News

BS6259 : 2015 Code of Practice Poll – Thank You

ISCE-BS6259-Poll-600x300-Image

“Taking the BS out of 6259”

While the topic of standards can be as dry as a dog biscuit, a wise person told the ISCE President recently “You get the standard you deserve” and so with that in mind, we should all try to take a more proactive approach or be prepared to get what we are given.

BS6259:2015 “Code of practice for the design, planning, installation, testing and maintenance of sound systems” is a British Standard published by the EPL/100 committee and has been developed over its many years by Members of this Institute. As an industry we are often hyper focused on the Voice Alarm and Sound Systems for Emergency Purposes systems but BS6259 is the standard for all non-emergency PA systems.

Therefore, it would seem to be a key standard for our industry because there are many paging, audio and AV systems across all market sectors that presumably our membership are responsible for delivering. The standard is very much an overview of how to execute a successful project and is not overly prescriptive in its approach. However, it could do with the inclusion of some guidance on modern advances in our industry, particularly digital equipment and transmission paths.

The Secretariat was approached by one of the standard committee members who is preparing for the routine formal review of the standard scheduled for 2021. We were asked if the ISCE would support the concept of BS6259 being updated and proposed as an international standard to sit alongside the current IEC specifying and measuring component standards as an umbrella standard that outlines the entire system and the life cycle of an installation.

Rather than simply taking this to Council, we decided to capitalise on the responsive nature of our Members and create an online poll to give our entire membership the opportunity to respond to the query. The poll comprised the following three questions:

1.     Do you or your company refer to BS6259 for any purposes, such as training newcomers, or negotiating with clients on difficult issues?

2.     Do you agree that it should be updated to take into account the many new techniques that are in use in sound systems now?

3.     If it became an IEC standard, would that help with projects outside the UK?

The intention of the questions was simply to get a sense of how widely used the standard is, to see if it is regarded as relevant to our industry and if it could benefit our members with their global aspirations.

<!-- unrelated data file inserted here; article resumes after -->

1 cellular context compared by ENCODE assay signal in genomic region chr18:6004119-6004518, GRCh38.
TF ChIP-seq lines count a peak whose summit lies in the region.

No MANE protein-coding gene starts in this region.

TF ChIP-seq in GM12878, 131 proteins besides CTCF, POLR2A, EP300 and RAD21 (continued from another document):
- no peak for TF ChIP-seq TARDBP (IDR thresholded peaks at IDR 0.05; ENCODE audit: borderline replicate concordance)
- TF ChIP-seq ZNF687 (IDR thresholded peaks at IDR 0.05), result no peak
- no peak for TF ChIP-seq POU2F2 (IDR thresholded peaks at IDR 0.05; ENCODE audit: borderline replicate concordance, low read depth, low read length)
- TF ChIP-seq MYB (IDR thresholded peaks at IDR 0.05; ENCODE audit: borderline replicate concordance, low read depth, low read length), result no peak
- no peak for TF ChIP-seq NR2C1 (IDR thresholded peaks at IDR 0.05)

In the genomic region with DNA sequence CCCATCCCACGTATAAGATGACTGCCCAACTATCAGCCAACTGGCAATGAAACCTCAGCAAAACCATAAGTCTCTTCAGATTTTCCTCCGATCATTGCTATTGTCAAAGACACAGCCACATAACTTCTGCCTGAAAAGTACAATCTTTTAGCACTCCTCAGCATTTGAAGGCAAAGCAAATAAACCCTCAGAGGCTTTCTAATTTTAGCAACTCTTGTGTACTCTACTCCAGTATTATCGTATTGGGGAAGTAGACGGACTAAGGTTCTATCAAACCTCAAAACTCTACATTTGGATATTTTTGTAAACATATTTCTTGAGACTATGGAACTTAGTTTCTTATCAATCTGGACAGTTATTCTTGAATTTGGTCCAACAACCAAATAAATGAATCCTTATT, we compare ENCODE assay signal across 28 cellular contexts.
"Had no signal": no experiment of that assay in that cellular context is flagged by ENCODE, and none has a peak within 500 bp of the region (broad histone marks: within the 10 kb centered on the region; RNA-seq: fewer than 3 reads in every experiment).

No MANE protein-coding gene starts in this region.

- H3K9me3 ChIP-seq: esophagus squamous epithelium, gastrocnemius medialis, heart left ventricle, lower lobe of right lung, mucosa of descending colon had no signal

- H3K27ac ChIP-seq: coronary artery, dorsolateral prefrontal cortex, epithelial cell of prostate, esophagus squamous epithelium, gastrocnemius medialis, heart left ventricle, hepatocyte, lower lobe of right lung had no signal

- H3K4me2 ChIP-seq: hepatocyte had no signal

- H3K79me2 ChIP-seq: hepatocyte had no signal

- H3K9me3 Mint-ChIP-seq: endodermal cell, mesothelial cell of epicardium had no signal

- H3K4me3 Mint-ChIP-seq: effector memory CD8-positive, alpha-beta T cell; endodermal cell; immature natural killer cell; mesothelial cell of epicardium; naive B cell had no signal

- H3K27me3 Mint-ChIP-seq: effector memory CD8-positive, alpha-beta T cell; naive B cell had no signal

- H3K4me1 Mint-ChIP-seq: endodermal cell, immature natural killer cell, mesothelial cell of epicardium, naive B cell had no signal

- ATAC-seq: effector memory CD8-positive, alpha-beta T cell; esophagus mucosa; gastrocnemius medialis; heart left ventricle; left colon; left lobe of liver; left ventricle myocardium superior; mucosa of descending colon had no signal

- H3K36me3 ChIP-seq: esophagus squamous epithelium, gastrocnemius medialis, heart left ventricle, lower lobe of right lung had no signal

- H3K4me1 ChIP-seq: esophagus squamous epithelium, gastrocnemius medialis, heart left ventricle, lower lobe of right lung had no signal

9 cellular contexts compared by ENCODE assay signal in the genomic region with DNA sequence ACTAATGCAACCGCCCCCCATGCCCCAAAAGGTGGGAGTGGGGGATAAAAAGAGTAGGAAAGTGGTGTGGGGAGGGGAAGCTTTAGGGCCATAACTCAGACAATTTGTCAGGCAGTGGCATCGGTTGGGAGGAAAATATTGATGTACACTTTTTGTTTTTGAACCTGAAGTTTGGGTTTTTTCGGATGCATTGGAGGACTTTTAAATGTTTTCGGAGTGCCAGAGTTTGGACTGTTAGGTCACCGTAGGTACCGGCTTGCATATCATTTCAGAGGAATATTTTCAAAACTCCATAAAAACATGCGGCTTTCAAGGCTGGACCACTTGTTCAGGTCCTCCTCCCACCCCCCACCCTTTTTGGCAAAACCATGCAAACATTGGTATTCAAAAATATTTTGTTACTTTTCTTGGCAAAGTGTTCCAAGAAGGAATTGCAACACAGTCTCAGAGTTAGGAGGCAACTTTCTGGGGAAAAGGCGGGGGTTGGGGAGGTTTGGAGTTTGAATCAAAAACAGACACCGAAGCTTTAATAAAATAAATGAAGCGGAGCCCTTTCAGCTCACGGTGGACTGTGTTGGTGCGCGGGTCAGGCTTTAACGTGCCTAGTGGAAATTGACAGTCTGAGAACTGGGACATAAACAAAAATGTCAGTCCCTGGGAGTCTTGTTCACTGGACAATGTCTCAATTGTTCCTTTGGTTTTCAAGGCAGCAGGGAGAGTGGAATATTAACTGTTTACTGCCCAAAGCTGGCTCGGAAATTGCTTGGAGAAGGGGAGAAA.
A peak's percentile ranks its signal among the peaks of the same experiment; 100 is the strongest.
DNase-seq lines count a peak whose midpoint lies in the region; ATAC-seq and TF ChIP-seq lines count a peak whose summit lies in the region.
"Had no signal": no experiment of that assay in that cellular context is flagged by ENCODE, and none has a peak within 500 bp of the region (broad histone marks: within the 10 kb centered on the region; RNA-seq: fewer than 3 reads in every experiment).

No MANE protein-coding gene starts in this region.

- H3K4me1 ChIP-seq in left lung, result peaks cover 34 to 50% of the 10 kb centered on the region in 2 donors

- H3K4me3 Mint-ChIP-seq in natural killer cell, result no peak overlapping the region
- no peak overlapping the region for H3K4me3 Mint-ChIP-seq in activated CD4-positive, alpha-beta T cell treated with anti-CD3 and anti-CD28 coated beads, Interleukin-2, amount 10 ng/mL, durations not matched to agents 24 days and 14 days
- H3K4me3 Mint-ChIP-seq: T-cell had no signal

We are delighted to report that we had 85 respondents, which is a significant portion of our membership, given that this is not necessarily every members area of expertise. Reading between the lines of the enhanced responses, where provided, the responses represented a varied cross section of our membership from manufacturers, specifiers and installers.

In answer to question 1:

54% of respondents said that they refer to the standard. Of the remaining 46%, 13% qualified their “No” explaining that they are in the VA sector. One respondent provided an  refreshingly honest response; “No but we really should be.” This is probably a statement that many of us can relate to when it comes to implementing standards.  So, on balance we can say that outright “no’s” were 43%.

In answer to question 2:

There was resounding 96% agreement that the standard should be updated with the remaining 4% returning answers of “unsure” apart from a single response that was an outright unqualified “no”. Of the majority response there were some emphatic statements such as “Absolutely”, “definitely”, “extremely important” and “without a doubt”.

Some enhanced responses made reference to the need to update the standards for modern equipment and systems. One respondent said “I have just run through briefly and have spotted a number of updates/corrections which could be made” and so perhaps we have an additional committee member to offer EPL/100. Another respondent wrote passionately about the “amazing” lack of maintenance of PA systems. This is a serious issue in our industry in general that we, as an Institute, should devote some time to improve. This is something that will now be put onto Councils agenda this year.

In answer to question 3:

The responses provided to the question of BS6259 becoming an IEC standard, resoundingly show that the membership believe it would help with overseas projects. However, it is also clear that the ISCE has a portion of its membership that is firmly trading in the UK only. This would suggest that there is a need for both the BS and the IEC standard and of course there is nothing wrong with these being one and the same.

BS6259-Poll-Image

In conclusion then, on the basis of the poll, it is clear that the ISCE will support the updating of BS6259 for the 2021 revision and further believes that the standard revision is essential to include the latest technology and practices. The ISCE will also support any application made by EPL/100 for the standard to become part of the IEC suite. This proposal will give the UK audio industry an opportunity to lead the way globally, which can only be beneficial.

Thank you to all our members who took the time to respond to the poll. This has enabled Council to confidently offer a collective opinion and support to the standards committee. Given the success of this poll, Council will certainly consider using this approach in future.

To purchase a copy of the standard:

A paper copy of the Standard can be purchased through the ISCE at a cost of £246.00 plus P&P.

ISCE members benefit from a 20% discount making it just £196.80 plus P&P.

Further information:

email: info@isce.org.uk